Forest Products Laboratory: A Legacy of Women Researchers

When the doors of the Forest Products Laboratory (FPL) opened in 1910, Eloise Gerry shouldered her way through as the first female scientist employed by the Forest Service. Her tenacity, moxie, and remarkable talent produced a storied 44-year career with over 120 publications.

Eloise Gerry, first FPL & Forest Service woman scientist.

Every month of the year, and especially during Women’s History month, FPL celebrates the legacy and precedent Gerry set. This month we would like to showcase some of the incredible women scientists that have followed in her extraordinary footsteps.

Like nearly all remarkable stories, they are often most powerful when told straight from the woman herself.

Take a moment to meet the women who are positively changing the world through forest products research and making it a better place to inhabit:

Hongmei Gu, PhD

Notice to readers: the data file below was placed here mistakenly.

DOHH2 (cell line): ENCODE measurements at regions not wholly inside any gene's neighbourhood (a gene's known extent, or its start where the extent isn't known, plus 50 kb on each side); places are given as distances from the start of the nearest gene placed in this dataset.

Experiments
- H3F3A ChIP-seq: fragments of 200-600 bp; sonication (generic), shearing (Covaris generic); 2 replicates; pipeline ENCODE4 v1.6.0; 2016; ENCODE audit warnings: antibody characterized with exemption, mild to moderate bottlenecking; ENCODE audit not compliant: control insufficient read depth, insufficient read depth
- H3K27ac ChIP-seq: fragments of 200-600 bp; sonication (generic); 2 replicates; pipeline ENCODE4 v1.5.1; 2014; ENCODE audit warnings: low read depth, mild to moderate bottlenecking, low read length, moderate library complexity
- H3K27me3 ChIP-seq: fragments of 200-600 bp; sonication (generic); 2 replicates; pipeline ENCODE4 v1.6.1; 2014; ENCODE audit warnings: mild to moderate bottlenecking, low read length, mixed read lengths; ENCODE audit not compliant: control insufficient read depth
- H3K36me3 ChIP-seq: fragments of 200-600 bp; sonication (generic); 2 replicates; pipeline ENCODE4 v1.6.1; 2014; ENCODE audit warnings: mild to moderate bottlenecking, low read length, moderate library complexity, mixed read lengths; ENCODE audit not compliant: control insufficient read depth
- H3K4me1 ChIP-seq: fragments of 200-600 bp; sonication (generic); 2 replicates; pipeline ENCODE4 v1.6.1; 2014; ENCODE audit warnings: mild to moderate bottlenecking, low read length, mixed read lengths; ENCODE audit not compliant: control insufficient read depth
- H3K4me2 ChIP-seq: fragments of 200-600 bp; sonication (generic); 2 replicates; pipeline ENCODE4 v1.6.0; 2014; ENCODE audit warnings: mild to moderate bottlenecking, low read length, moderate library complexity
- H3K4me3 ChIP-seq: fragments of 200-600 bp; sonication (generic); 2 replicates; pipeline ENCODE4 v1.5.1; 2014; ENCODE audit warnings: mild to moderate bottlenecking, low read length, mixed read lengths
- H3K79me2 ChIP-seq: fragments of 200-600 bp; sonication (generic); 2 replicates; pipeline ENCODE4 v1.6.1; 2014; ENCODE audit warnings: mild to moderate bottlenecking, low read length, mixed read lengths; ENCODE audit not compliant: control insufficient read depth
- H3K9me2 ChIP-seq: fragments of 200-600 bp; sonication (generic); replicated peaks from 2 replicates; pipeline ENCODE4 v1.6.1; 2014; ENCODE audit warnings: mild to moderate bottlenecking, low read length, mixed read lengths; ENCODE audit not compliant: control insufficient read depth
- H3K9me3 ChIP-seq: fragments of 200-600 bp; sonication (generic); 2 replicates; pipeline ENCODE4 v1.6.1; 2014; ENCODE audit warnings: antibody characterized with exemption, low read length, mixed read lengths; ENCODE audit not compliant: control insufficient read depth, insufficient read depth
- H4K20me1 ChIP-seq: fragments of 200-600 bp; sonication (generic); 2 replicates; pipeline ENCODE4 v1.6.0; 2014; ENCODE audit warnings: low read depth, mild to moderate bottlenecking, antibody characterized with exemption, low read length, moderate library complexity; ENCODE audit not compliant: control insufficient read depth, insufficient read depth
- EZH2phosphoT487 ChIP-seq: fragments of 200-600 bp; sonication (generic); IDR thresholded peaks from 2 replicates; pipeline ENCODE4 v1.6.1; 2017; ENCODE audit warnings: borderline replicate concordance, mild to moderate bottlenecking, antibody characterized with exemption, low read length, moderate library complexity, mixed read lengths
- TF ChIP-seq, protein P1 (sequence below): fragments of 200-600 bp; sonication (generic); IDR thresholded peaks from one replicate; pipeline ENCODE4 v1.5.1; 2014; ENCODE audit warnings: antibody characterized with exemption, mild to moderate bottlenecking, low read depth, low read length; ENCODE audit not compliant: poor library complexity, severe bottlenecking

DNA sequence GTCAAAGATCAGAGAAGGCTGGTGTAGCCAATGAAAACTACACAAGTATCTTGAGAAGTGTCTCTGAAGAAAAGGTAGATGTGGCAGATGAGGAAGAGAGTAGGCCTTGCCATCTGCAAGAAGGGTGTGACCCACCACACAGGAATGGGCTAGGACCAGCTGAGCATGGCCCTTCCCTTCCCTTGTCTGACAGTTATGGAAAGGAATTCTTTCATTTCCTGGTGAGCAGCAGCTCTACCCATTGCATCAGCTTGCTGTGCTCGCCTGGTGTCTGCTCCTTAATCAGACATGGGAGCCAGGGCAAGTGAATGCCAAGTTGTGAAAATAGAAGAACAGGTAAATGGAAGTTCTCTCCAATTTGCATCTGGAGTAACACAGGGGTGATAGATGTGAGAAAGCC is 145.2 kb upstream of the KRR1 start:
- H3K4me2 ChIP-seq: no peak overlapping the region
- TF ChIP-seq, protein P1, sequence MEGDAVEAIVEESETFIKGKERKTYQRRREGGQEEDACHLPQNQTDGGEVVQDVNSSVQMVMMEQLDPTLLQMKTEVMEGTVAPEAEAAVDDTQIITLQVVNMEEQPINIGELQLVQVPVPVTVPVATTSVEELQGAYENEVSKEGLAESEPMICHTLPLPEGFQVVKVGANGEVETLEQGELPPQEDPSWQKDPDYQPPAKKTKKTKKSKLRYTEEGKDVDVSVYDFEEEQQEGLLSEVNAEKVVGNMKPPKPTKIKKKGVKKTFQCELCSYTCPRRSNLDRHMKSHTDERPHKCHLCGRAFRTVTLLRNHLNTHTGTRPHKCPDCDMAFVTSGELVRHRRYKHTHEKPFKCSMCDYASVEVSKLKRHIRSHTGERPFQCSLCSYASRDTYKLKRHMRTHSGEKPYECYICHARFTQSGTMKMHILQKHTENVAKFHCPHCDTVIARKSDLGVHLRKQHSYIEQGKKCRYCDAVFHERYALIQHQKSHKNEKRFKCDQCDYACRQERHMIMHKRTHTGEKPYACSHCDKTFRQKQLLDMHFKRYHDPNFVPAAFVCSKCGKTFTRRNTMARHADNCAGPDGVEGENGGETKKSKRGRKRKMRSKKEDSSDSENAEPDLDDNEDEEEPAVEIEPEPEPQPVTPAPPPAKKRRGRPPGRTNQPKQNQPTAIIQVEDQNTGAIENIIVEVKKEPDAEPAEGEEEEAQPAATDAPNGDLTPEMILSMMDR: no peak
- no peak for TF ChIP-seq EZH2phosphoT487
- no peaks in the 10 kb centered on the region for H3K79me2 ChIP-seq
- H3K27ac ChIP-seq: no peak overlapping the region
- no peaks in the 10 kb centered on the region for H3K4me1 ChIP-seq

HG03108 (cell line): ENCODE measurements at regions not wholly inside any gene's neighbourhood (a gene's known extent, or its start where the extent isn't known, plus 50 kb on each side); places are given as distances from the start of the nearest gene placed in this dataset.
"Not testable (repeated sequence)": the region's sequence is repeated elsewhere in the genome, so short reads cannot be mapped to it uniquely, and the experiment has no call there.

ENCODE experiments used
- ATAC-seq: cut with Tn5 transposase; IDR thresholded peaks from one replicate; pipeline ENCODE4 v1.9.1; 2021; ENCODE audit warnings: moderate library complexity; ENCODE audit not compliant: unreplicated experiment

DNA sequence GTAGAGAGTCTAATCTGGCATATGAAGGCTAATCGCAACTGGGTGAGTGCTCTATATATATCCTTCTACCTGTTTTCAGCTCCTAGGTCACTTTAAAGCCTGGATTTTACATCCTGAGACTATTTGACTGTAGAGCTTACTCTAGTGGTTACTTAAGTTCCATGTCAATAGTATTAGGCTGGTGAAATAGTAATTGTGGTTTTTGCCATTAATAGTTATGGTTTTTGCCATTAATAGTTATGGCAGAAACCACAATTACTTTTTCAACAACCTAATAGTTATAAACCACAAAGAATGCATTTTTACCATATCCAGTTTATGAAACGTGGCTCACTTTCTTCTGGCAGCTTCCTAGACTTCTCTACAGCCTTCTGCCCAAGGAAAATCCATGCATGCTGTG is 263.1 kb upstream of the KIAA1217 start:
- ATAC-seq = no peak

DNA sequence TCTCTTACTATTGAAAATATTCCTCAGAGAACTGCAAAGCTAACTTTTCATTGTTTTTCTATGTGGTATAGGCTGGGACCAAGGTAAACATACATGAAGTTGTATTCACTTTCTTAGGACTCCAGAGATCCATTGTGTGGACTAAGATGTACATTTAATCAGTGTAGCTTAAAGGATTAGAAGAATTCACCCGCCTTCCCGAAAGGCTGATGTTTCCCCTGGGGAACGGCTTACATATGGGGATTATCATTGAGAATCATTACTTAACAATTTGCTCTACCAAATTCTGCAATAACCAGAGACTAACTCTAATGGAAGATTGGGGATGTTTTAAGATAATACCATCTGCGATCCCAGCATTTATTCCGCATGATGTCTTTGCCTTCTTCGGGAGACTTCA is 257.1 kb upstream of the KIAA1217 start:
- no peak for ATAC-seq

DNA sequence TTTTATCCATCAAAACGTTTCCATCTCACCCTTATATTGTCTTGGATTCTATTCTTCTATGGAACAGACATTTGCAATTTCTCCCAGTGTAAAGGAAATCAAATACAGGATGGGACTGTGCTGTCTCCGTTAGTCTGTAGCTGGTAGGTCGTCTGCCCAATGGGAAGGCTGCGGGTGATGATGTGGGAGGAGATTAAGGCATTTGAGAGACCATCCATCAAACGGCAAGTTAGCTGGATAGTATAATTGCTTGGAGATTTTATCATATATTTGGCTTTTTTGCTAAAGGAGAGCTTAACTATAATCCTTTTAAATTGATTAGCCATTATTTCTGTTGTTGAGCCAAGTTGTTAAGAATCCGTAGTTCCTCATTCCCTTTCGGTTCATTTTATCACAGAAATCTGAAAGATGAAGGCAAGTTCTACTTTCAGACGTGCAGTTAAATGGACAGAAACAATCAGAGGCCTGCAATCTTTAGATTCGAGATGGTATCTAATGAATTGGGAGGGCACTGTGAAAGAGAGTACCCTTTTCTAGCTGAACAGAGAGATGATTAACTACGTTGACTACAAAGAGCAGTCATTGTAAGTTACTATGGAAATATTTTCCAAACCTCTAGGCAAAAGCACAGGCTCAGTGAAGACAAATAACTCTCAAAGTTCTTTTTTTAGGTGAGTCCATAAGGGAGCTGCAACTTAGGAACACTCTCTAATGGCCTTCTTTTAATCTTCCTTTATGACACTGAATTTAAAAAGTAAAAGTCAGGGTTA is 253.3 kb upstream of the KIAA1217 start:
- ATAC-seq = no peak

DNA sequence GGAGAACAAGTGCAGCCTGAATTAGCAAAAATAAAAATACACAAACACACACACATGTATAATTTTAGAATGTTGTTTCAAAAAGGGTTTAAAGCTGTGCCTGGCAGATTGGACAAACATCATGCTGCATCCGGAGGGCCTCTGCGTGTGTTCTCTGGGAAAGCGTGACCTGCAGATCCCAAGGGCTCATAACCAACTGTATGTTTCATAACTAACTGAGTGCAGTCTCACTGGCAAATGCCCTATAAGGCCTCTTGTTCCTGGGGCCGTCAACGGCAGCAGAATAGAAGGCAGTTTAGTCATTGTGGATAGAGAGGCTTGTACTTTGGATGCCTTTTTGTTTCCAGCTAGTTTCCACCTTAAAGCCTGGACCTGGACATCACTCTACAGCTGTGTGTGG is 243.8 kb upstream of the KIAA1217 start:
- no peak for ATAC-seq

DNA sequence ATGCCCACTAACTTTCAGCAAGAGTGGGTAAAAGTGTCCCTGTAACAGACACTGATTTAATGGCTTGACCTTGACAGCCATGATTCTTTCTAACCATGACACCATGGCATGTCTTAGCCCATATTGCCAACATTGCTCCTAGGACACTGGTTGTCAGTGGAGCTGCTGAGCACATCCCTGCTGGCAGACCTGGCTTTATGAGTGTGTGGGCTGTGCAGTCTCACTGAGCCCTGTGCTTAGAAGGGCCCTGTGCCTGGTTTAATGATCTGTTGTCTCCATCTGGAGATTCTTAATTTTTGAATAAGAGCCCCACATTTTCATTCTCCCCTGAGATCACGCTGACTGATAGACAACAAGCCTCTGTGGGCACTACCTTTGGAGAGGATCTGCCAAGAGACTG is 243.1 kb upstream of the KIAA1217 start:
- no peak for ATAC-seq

Research Forest Products Technologist – Statistics, Life Cycle Analysis, and Economics Research

Why did you decide to get into a STEM field?

I was raised in an Aerospace Academy in China. My parents were engineers who worked at the academy. My whole childhood I was surrounded by a community of researchers and engineers.

This made me consider only one future for myself—Aerospace engineer.

However, when you’re not paying attention to the details, life can make dramatic changes. After I graduated from high school in 1987, (unwilling and disappointed) I was chosen to study Timber Engineering at Beijing Forestry University. Even though I was unhappy about it, I accepted this path.

But when I received financial support to continue my graduate study at Virginia Tech in 1996, I felt hopeful and optimistic about my career future. I was really excited to study in the U.S. and continue my career here.  

Who or what inspired your career? And what keeps you inspired?

Several people inspired me in continuing my career, but the two most important people are from the U.S. Forest Service.  

Dr. Robert Youngs, former FPL Director and also my PhD advisor at Virginia Tech. He guided me in both my research and life when I was still young and looking for direction with my future.